In North Carolina, pursuant to General Statutes Chapter 55 Part 8, corporations can indemnify their directors, officers, employees, and agents. Indemnification is an agreement between the corporation and its employee to limit the personal liability of the employee when acting within the scope of their employment or on behalf of the corporation. Often, the corporation agrees to purchase liability insurance covering their employee or to simply cover the costs associated with any risk or litigation that may develop from the defense of the employee or the corporation.
According to the State of North Carolina, “it is the public policy of this State to enable corporations to attract and maintain responsible, qualified directors, officers, and employees, and, to that end, to permit corporations to allocate the risk of personal liability for those directors and employees.” N.C. G.S. §55A-8-50. In short, the intent is for corporations to facilitate its good faith employees’ decision-making and assessed risks, while protecting those employees from personal or financial ruin. This offers the potential for corporations to seek advancement, whether it be contractually, technologically, or structurally.
Who can be Indemnified?
Directors, officers, employees, and agents of a corporation can be protected under indemnification if they are made a party to a proceeding for which a liability was incurred. However, there are certain requirements that must be met for the shield of indemnity to be invoked. First, the employee must be acting in good faith. Next, the employee must reasonably believe they are performing duties within their official capacity, and those duties are in the best interest of the corporation. Lastly, should it be a criminal proceeding, there can be no reasonable cause to believe the employee’s conduct was unlawful. An employee found to be acting against the best interest of the corporation, for personal gain, or illegally will not be covered by indemnity.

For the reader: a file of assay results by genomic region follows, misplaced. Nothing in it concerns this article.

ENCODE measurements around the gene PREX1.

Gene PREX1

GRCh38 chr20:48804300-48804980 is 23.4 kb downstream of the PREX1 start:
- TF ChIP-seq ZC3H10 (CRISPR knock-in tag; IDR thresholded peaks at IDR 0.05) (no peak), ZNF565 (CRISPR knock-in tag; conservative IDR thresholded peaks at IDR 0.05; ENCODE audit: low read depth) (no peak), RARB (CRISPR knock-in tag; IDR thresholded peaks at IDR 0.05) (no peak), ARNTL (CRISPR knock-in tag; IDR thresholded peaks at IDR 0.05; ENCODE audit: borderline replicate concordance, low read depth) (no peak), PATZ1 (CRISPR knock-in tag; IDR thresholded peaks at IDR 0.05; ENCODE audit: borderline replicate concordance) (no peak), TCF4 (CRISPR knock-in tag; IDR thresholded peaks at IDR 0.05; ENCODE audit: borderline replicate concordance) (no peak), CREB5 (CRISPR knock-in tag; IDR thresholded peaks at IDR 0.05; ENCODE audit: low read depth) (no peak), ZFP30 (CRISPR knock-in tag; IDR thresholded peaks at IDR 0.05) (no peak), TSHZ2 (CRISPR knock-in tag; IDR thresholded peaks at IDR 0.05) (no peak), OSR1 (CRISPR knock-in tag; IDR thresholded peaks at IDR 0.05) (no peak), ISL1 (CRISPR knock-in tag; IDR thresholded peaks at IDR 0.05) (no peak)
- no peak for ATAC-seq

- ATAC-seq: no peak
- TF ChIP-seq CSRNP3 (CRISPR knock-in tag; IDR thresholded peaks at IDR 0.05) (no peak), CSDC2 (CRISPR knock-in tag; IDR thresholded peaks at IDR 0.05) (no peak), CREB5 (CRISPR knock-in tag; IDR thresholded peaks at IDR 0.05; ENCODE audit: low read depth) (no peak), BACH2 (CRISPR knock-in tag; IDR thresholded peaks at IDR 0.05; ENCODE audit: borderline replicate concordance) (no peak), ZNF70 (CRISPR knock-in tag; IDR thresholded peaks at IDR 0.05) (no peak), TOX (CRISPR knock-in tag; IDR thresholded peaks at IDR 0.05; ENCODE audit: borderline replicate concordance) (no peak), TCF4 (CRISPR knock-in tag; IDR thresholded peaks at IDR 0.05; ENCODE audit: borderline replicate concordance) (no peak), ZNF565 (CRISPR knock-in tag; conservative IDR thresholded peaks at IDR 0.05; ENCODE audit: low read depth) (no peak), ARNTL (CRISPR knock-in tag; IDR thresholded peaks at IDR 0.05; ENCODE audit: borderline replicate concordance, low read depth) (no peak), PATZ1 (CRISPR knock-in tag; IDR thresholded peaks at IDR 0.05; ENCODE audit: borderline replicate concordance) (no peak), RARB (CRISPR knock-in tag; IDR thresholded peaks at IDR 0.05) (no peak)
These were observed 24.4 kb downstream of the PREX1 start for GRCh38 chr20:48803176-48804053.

Limitations on Indemnity
Indemnification can be reduced by the company itself. For example, a corporation may choose to limit indemnification or any advances on expenses by establishing those restrictions in the articles of incorporation. A Limited Liability Company (LLC) may also minimize indemnification through its operating agreement.
How does this impact You?
If you are a business owner or an employee, indemnification is a subject worth understanding as it can serve as insulation for your personal and financial liability. If you would like more in-depth information, please contact our office.
Revolution Law Group is located in Greensboro, NC, and serves individuals and small businesses throughout the Triad and surrounding areas. To contact us please visit Revolution.law or call 336-333-7907.
The information included here is for informational purposes only, is not exhaustive of all considerations when creating documents, is not intended to be legal advice, and should not be relied upon for that purpose. We strongly recommend you consult with an attorney and do not attempt to create your own documents.